This summer I worked on a project that aims to reconstruct past fire and environmental histories within the Kickapoo Valley watershed. What I have been doing with this project is to analyze sediment cores taken from small lakes called oxbow lakes. These stagnant oxbow lakes allow for pollen, charcoal, and other carbon-based substances that allow for further analysis. One analysis in particular that I have been conducting this summer has been loss on ignition (LOI). The purpose of this analysis is to achieve a better understanding of the contents of the oxbow sediment cores taken. I am continuing this research through the 2017 academic year.
I started my project working with a seminar group that collaborated with managers at the University of Minnesota Cloquet Forestry Center (CFC) in northern Minnesota. We took tree core samples and cross-sections of dead red pines to reconstruct the fire history of the site. We presented our results to the CFC management, who in turn gave feedback which developed new research. I am building on this data set by developing a more comprehensive fire history for CFC through funding from a Lakes States Fire Science Consortium internship and Pioneer Undergraduate Research Fellowship to try and better understand the possibility of intentional burning by Ojibwe affecting the forests of CFC in the past.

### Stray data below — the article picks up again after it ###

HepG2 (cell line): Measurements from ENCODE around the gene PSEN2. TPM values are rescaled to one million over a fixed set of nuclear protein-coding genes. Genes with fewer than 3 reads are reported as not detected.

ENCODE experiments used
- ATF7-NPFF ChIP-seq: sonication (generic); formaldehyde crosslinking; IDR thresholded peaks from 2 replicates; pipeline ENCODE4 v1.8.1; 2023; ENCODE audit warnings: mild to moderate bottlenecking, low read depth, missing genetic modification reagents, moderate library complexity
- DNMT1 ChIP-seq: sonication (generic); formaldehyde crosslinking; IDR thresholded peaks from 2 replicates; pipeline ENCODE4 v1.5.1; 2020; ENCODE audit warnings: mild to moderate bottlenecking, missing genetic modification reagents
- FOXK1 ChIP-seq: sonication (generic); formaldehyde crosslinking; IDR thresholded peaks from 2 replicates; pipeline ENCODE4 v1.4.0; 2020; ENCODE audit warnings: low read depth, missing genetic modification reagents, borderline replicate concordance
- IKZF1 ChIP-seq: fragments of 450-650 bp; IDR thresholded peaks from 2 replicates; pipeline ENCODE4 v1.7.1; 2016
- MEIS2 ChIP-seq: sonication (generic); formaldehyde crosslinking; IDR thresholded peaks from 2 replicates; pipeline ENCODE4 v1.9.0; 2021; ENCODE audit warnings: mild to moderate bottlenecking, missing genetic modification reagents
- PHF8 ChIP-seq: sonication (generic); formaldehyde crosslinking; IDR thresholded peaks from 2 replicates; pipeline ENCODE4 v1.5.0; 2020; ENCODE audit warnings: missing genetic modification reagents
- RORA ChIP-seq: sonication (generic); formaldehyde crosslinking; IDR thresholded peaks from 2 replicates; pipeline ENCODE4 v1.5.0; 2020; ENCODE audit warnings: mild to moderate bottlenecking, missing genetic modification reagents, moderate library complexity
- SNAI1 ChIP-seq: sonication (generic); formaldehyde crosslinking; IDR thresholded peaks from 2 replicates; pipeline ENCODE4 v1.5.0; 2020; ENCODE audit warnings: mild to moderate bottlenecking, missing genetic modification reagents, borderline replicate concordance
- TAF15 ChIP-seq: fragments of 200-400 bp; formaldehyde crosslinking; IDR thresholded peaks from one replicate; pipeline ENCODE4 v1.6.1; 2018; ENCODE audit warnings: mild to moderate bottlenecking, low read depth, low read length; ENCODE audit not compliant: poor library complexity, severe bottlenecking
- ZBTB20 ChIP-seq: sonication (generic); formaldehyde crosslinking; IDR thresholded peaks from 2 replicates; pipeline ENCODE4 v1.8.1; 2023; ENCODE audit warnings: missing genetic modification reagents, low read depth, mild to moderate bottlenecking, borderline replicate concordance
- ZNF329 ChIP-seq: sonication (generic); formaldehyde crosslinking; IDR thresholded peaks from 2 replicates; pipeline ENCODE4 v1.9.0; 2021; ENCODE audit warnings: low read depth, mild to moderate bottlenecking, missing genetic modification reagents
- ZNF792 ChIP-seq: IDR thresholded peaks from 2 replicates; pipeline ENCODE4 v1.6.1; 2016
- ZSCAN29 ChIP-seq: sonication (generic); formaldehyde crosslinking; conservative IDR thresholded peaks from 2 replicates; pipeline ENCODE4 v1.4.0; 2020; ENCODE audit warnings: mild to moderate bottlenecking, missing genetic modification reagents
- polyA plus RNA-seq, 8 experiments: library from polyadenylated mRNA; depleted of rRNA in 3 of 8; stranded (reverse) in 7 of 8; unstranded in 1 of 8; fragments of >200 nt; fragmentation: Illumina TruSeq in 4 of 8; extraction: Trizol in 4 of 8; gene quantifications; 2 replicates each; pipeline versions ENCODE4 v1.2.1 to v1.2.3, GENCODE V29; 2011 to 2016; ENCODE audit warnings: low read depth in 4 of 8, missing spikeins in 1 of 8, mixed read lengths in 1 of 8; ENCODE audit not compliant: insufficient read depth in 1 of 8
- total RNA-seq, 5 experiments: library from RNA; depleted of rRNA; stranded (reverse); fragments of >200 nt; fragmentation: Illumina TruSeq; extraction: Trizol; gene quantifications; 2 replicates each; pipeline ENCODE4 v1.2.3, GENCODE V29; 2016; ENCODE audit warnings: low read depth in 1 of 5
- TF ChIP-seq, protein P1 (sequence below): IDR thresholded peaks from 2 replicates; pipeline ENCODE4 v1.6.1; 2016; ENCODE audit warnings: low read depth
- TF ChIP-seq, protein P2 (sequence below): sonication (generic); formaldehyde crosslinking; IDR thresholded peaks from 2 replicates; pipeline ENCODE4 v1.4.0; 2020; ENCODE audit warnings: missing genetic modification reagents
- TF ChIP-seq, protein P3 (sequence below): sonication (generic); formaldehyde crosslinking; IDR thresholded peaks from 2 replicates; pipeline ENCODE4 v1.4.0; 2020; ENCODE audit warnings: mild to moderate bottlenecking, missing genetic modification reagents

This summer I produced an updated zoning map for the village of Cuba City in southwest Wisconsin. I also assisted with multiple other projects including a paleohydrology project in north-central Florida, fire history research in northern Minnesota, and the Driftless Cedars project. For the cedar project, I used GIS to create maps of the best potential cedar habitat to sample based on digital elevation models, land ownership, and historical aerial photographs, as well as helping with fieldwork. For the paleohydrology project I helped crossdate and measure tree-ring samples that created a 550-year long chronology of longleaf pine growth. My contribution to the fire history project included a week of fieldwork at the University of Minnesota Cloquet Forestry Center and scouting other potentail fire history sites in northern Minnesota. I am focusing on the Driftless Cedar project for the 2017-18 school year.